Oh… and writers are sensitive. Every time we offer criticism to one of our young writers, we risk crushing their desire to write. We have to be careful, gentle, and kind. Always. Even when we want to moan, “Didn’t we just talk about this?!?!” we have to remain diplomatic and hopeful. We can’t stomp on their efforts, even if those very efforts stretch our patience to its very limit.

But mastery never really happens. The trickiest thing about being a writer is this: no matter how perfect our finished piece, it could always be better. It’s not like solving a complicated equation and getting an exact answer. Writing is never completely mastered. I know that when I read this blog post, I’ll grit my teeth because there will be things I wish I had written differently. When we teach writing, we have to know when to say, “There. You’ve done it. You’re finished—you’ve done your best writing,” and move on. Even though it’s not perfect. We have to keep on keepin’ on—always seeking that impossible point of mastery.  

That relentless schoolbag. All teachers have long days. There’s the teaching—and we all know how taxing that can be—and then there’s all the stuff that happens after school as we bustle around living our lives. For writing teachers, though—? When the day is over, there it is. The bag. Patiently waiting next to the couch. Stuffed full of student writing. So we fight our heavy eyelids, pull out the stack of papers, and re-focus: on our students, on the words they’ve given us, on the feedback they need to keep growing as writers. It’s an endless cycle, but we don’t wallow in knowing we’ll do this all again in a few days’ time—instead we simply turn to the first page and begin.  

Because…um… we have to actually read the stuff. We are committed to turning our students into strong writers, so we have to, well, read what they write. And think about it. And create a plan for the next steps for each student. Of course we love what we do, but let’s face it: sometimes that stack of student writing is not our first choice of reading material. Often, we’d rather turn to our novels and professional articles and beloved blogs. But we don’t. We read our kids’ writing first.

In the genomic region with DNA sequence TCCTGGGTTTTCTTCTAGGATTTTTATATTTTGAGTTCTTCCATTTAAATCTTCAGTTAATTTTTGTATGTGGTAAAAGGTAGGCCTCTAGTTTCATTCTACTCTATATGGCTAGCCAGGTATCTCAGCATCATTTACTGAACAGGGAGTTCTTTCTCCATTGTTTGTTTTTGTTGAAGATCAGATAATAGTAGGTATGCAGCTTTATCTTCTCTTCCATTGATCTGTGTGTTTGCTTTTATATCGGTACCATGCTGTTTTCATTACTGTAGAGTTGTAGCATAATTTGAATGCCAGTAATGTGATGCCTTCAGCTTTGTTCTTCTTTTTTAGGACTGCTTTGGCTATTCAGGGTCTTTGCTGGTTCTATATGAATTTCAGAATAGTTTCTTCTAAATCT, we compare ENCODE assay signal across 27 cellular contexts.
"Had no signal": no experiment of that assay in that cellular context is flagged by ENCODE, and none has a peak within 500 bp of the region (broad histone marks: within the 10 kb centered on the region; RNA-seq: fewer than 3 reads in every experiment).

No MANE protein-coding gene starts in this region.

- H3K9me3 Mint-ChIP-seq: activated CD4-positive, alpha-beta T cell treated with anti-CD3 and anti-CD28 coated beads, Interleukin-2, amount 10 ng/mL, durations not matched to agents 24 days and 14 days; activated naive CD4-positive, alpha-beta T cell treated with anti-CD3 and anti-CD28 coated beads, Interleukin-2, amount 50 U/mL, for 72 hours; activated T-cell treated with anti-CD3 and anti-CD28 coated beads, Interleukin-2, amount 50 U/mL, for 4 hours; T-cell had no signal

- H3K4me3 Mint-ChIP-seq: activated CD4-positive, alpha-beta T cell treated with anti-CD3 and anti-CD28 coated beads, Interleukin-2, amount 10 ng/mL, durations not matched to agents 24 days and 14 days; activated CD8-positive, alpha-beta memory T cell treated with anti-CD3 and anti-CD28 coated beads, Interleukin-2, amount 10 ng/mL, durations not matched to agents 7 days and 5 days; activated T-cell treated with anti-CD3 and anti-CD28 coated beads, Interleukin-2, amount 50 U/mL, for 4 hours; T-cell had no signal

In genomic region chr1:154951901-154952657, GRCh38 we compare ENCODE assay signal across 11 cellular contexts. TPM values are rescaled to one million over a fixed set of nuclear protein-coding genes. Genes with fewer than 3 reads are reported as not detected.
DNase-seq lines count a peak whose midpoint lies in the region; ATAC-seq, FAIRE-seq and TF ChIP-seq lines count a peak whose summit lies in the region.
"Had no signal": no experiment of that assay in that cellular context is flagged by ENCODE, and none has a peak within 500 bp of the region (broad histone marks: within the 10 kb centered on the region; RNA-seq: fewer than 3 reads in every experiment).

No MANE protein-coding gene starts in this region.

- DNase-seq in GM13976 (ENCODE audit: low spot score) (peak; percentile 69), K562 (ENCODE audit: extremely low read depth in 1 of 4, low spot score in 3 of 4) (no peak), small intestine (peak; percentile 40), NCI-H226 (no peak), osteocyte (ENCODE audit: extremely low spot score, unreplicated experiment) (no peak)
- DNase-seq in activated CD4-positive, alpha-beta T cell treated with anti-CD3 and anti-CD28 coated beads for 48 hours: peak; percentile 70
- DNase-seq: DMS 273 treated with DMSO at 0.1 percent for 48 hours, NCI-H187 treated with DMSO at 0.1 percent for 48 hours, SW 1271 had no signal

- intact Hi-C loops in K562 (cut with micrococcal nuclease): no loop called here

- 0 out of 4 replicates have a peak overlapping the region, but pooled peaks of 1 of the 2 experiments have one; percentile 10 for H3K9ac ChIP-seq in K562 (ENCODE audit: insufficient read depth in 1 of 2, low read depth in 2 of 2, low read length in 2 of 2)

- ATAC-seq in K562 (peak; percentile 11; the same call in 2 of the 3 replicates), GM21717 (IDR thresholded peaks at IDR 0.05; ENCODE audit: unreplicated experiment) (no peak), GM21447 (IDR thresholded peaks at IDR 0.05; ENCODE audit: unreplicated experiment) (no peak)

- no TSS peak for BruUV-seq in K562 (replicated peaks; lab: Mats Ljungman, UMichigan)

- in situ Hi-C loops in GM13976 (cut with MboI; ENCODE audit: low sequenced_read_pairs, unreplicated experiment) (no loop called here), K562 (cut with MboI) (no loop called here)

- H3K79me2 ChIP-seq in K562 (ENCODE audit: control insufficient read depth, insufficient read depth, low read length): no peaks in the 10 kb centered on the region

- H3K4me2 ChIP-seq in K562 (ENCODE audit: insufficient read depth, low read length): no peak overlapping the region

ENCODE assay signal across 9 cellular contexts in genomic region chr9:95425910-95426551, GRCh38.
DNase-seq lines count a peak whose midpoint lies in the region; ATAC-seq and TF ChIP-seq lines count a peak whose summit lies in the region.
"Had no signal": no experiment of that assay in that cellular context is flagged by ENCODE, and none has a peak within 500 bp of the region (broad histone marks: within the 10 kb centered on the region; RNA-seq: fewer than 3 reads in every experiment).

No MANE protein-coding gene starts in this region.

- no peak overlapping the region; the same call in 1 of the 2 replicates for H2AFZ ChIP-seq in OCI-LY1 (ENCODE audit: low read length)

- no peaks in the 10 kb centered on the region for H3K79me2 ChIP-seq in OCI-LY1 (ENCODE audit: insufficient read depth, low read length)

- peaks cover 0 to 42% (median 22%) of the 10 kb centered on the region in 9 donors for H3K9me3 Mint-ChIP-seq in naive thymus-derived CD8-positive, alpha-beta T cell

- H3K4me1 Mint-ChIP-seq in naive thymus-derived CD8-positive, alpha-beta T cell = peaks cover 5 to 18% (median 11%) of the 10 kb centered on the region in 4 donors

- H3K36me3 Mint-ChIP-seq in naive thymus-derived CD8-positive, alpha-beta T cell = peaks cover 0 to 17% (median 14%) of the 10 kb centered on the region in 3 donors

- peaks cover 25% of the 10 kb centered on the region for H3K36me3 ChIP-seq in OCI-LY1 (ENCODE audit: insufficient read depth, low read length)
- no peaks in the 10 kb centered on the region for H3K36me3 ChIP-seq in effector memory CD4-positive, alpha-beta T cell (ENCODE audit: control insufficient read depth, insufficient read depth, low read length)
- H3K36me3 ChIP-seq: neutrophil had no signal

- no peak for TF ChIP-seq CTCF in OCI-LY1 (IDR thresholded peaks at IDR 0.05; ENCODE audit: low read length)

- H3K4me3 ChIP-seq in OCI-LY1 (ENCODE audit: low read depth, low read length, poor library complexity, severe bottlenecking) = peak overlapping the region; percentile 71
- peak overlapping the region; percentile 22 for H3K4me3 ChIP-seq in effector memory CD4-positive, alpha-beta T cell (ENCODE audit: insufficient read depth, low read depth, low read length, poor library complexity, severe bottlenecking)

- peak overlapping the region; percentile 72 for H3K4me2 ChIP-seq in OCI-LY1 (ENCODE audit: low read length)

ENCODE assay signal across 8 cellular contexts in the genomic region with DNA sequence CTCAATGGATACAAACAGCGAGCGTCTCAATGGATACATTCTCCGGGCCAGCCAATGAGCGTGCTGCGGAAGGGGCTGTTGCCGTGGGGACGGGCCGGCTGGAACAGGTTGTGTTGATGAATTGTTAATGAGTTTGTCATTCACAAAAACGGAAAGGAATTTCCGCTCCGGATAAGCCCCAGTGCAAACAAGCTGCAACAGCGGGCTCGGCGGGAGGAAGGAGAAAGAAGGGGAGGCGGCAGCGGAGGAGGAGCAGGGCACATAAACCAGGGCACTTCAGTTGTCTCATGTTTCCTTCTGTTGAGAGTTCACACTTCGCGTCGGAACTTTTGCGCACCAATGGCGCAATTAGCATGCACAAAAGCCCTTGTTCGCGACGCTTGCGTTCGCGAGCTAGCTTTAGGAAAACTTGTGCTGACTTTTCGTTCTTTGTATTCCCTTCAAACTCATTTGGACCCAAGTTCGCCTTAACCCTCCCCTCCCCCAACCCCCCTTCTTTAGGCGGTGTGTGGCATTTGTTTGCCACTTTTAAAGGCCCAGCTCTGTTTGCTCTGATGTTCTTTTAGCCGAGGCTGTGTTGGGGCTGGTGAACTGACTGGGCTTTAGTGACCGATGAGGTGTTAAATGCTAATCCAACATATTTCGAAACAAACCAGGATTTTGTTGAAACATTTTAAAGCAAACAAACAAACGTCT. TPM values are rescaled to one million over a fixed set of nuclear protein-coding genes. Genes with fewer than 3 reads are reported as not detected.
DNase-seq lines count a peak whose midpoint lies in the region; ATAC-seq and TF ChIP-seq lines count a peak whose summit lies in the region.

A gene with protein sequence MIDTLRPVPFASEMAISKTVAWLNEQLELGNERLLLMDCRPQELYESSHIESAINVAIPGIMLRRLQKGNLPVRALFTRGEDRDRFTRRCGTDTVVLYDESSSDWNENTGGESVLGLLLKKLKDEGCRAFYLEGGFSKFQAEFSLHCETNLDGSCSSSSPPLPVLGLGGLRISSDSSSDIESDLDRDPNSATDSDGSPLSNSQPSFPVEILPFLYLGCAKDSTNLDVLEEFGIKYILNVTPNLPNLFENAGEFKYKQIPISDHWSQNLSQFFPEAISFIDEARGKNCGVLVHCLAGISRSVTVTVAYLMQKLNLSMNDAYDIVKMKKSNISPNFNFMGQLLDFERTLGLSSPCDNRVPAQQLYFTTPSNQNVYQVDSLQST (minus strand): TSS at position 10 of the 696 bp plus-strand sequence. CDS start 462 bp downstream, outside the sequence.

Because we are all in. Writing teachers prioritize student writing because we know how much it matters. Teaching young learners to communicate is more than a job—it’s a mission. And we throw ourselves into it with everything we’ve got.  

There are gobs of other things an administrator might learn from being a writing teacher; these are just a few of them. I have vowed to never forget them, though, because I believe teaching students to write is some of the most impactful, meaningful work happening in schools—and I believe it’s my job to support that work. And I can only do that well if I remember what it really feels like to be a writing teacher.


Jen Schwanke has been an educator for 18 years.  She taught middle school language arts for six years before moving into administration at both the middle school and elementary level.  She is currently a principal for the Dublin City Schools district in Dublin, Ohio.  Follow her on Twitter @JenSchwanke and on Instagram (jenschwanke).  She also blogs about her experiences in learning and leading at jenschwanke.com